Critical reception[edit]

Professional ratings
Review scores
Source Rating
Allmusic 2.5/5 stars[7]
Kerrang! "mixed"[8]
Rolling Stone 3.5/5 stars[9]
Sputnik Music 3.5/5 stars[10]

Kerrang! review was ambigous, calling the album tracks "emotional pieces of composition depending on how much attention you are prepared to give" but as a overall stated that "If you're a fan, buy it, it may have some pleasant surprises. If, like me, you're not, borrow it from someone who is. You might be surprised too".[8] Rolling Stone magazine, in their two stars review stated: "There's nothing wrong with living in the past, perhaps. Indeed, Ian Anderson can make the wisdom of the ages seem preferable to the rootless philandering of the present day. But on The Broadsword and the Beast, the real beast may be Anderson's penchant for ponderous sermonizing."[11] AllMusic review, by Bruce Eder was too not impressed with the album. Recalling the production and the music overall, stated that "this time in the hands of ex-Yardbird Paul Samwell-Smith, is smoother, less heavy, and more thinly textured than their past work, and there are times -- most especially on "Flying Colours" -- where they could almost pass for the latter-day Moody Blues, something the band never would have permitted in earlier days".[12]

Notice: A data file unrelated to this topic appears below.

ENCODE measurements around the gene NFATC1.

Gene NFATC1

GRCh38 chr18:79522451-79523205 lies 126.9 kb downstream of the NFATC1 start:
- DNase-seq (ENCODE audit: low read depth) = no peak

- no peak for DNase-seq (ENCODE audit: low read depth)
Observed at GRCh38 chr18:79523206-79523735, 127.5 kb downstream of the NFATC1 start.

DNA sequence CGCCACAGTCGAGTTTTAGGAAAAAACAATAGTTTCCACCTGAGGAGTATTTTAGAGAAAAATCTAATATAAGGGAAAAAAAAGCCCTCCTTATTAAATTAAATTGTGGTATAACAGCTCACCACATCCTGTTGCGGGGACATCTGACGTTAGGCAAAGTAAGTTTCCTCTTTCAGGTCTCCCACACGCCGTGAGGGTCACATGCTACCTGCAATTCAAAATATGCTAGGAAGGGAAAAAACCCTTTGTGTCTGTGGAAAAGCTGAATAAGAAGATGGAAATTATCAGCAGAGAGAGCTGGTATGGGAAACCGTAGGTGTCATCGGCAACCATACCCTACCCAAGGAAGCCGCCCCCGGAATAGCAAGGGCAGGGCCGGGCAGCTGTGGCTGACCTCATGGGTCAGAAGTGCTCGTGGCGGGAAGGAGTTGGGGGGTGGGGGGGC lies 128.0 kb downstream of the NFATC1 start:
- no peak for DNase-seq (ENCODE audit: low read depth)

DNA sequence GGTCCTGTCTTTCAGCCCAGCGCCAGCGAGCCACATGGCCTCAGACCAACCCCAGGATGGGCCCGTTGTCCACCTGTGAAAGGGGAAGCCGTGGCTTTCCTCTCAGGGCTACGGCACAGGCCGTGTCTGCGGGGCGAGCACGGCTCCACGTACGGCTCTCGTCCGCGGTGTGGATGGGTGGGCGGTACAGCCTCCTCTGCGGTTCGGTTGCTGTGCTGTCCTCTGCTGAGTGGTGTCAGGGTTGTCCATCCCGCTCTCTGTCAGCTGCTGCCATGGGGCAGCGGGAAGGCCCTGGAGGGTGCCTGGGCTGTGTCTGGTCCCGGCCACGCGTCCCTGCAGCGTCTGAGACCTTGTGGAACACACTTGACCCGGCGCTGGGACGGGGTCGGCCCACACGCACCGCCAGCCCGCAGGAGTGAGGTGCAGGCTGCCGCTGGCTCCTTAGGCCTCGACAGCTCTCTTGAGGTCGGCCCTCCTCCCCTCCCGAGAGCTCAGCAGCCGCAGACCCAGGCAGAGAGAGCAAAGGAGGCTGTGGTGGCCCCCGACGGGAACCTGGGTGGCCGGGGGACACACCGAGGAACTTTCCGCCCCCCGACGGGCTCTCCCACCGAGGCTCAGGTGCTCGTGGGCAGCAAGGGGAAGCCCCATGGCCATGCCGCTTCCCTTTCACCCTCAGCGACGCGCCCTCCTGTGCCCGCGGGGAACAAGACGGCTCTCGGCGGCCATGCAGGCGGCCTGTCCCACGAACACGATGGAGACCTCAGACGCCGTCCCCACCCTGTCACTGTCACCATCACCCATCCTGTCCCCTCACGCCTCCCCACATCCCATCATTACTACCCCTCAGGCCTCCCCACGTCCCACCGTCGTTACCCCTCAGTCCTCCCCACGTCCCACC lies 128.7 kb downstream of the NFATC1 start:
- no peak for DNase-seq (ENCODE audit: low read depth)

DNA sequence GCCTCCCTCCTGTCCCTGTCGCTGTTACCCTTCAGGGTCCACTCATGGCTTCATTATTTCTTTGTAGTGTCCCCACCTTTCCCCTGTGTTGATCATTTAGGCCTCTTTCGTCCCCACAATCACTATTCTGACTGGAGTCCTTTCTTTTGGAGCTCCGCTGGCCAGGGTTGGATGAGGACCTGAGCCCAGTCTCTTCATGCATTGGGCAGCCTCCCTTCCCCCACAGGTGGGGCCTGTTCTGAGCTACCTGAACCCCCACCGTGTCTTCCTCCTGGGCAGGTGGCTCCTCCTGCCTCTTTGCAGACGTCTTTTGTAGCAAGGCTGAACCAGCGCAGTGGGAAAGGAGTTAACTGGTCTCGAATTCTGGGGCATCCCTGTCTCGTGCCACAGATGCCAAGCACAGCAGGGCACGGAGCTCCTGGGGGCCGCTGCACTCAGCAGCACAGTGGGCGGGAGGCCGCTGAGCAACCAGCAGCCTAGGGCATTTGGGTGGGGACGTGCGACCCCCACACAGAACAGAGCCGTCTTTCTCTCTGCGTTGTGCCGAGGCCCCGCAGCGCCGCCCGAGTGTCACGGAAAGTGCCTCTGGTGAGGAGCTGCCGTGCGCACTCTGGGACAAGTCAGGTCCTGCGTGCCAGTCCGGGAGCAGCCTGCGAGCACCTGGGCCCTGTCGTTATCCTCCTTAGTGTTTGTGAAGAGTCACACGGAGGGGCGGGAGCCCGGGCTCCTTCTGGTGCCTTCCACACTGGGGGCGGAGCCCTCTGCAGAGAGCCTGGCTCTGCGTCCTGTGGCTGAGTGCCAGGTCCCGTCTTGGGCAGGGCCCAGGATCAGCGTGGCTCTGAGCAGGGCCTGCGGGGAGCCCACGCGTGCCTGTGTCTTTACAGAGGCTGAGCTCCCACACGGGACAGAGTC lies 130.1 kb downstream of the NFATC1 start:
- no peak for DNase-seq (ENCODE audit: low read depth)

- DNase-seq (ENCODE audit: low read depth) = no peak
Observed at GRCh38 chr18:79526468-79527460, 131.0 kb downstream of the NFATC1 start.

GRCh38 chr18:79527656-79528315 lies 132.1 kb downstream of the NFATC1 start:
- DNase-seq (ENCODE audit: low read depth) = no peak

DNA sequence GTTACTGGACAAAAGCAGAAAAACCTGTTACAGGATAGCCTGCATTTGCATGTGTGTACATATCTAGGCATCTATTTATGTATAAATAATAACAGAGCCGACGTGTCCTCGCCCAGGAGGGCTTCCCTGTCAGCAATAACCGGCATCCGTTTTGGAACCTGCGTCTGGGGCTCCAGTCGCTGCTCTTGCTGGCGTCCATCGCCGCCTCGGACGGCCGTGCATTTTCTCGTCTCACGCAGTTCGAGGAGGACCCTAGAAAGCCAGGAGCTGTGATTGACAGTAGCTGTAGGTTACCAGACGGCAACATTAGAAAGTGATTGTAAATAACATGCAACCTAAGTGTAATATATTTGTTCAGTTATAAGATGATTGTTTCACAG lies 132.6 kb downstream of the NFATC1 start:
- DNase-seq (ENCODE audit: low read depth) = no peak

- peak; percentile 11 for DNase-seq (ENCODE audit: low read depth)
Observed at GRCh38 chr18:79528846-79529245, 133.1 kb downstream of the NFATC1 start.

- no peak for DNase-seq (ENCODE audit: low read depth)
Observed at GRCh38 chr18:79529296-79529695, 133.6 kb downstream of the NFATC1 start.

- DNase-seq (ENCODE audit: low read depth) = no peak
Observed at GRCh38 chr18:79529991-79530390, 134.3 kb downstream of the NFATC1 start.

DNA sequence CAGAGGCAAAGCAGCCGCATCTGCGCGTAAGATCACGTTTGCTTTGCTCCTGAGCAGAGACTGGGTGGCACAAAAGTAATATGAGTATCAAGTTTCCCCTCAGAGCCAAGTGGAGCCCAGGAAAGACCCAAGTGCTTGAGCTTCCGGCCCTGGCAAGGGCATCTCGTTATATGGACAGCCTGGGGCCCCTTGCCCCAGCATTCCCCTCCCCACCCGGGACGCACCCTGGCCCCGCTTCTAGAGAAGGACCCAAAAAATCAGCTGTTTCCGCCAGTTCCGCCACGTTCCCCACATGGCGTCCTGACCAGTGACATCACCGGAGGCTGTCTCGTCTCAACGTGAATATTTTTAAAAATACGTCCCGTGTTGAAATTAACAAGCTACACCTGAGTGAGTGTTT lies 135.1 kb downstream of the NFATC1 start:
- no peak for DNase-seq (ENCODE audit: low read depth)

The Broadsword and the Beast sales were better than A and Stormwatch, charting in Germany and Norway, with the Nº 14, in UK with the Nº 27 and Nº 19 in the United States.[13]

Cover versions[edit]

Track listing[edit]

All songs written and composed by Ian Anderson with additional material by Peter-John Vettese

Side one – Beastie
No. Title Length
1. "Beastie"   3:58
2. "Clasp"   4:18
3. "Fallen on Hard Times"   3:13
4. "Flying Colours"   4:39
5. "Slow Marching Band"   3:40
Side two - Broadwsord
No. Title Length
1. "Broadsword"   5:03
2. "Pussy Willow"   3:55
3. "Watching Me, Watching You"   3:41